I was happy with the transitions, especially as I look back. My first transition, from the water to the bike, was 8 minutes. Initially that seemed long - but that transition area was 400 yards away from the end of the swim; plus you have to remove your wet suit, dry yourself off, put on your shoes, etc., it takes time. My second transition, from the bike to the run, was 3 minutes. I put a transition plan together prior to the race, so I felt really well prepared.
I spent 12 weeks conditioning my body for the race - and I put the same effort into forming a "race-day game plan", especially on the Friday and Saturday before the race. Nautica offered a transition over-view on the day before the race and I took them up on that. I wanted to physically see the area and know what to expect and how to navigate it. I knew the importance of forming a transition plan from past experience with sprint tri's, so I had a great foundation for how to prepare.
You've previously competed in two sprint (half-length) triathlons, but this was your first Olympic length race. Did the race feel twice as long?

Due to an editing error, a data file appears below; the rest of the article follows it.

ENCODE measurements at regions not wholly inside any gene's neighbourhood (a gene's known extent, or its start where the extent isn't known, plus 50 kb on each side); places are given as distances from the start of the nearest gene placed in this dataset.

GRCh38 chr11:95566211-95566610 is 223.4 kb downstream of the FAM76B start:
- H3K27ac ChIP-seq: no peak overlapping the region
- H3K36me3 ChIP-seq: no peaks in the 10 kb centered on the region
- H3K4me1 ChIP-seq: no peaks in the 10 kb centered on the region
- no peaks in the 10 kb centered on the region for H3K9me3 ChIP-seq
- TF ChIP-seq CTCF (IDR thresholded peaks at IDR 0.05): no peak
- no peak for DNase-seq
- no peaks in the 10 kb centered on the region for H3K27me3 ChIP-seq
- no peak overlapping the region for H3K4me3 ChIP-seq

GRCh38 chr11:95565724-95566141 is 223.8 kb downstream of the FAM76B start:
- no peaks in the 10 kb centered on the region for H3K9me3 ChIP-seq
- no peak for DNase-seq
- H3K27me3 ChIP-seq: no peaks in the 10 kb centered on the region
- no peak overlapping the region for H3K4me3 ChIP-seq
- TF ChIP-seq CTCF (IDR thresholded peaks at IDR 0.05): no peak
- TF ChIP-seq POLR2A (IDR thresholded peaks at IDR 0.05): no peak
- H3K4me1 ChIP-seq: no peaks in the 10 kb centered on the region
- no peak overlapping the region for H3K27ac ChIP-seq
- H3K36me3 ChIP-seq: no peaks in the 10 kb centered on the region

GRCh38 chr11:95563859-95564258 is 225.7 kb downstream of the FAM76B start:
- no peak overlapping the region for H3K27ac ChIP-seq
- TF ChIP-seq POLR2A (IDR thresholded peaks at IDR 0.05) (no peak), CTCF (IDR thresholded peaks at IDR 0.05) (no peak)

Running the Danskin Sprint Tri two years ago gave me a strong foundation in terms of what to expect, how to prepare mentally, and planning for the things you don't think about like the transition plan and how to take off your wetsuit. You actually have to practice taking off the suit - multiple times. There wasn't anything that I did on Sunday that I hadn't done before - even eating GU (an energy gel which I really don't enjoy), so I knew what to expect and that helps.
It actually didn't feel twice as long! I don't know if that's because the Hudson is so fast - that may have made a difference. The bike started to feel a little long, probably because of the heat. But as far as the run goes, it kind of flew by. There were so many people along the course of the race, cheering, that you sort of lose track of how long you've been running. Prior to the race I was training six to eight mile runs - with no one cheering for me, and believe me, that can start to feel long. Having my friends and family out on the course cheering for me at different points along the way really sped it up.
It was obvious to me that you were really well prepared for the race. Can you tell us a little bit about your training schedule? Did you use a professional training organization?
I entered into a 12 week training program for this race. In order to join, you had to be able to complete a sprint tri - which means swimming 1/2 mile, biking 13 miles and running 3 miles - you had to come into the training being physically able to do those 3 things at those distances ... and I was. I was already in shape, so I didn't train for the training program, per se, I knew I could do it. During the 12 week program, I was working out 6 to 7 days a week, building on the distances of the swim, bike, and run that whole time. At the peak of training, I was doing everything at distances in excess of the tri; swimming more than a mile, biking an average of 30 miles (and up to 50), and running 8 miles.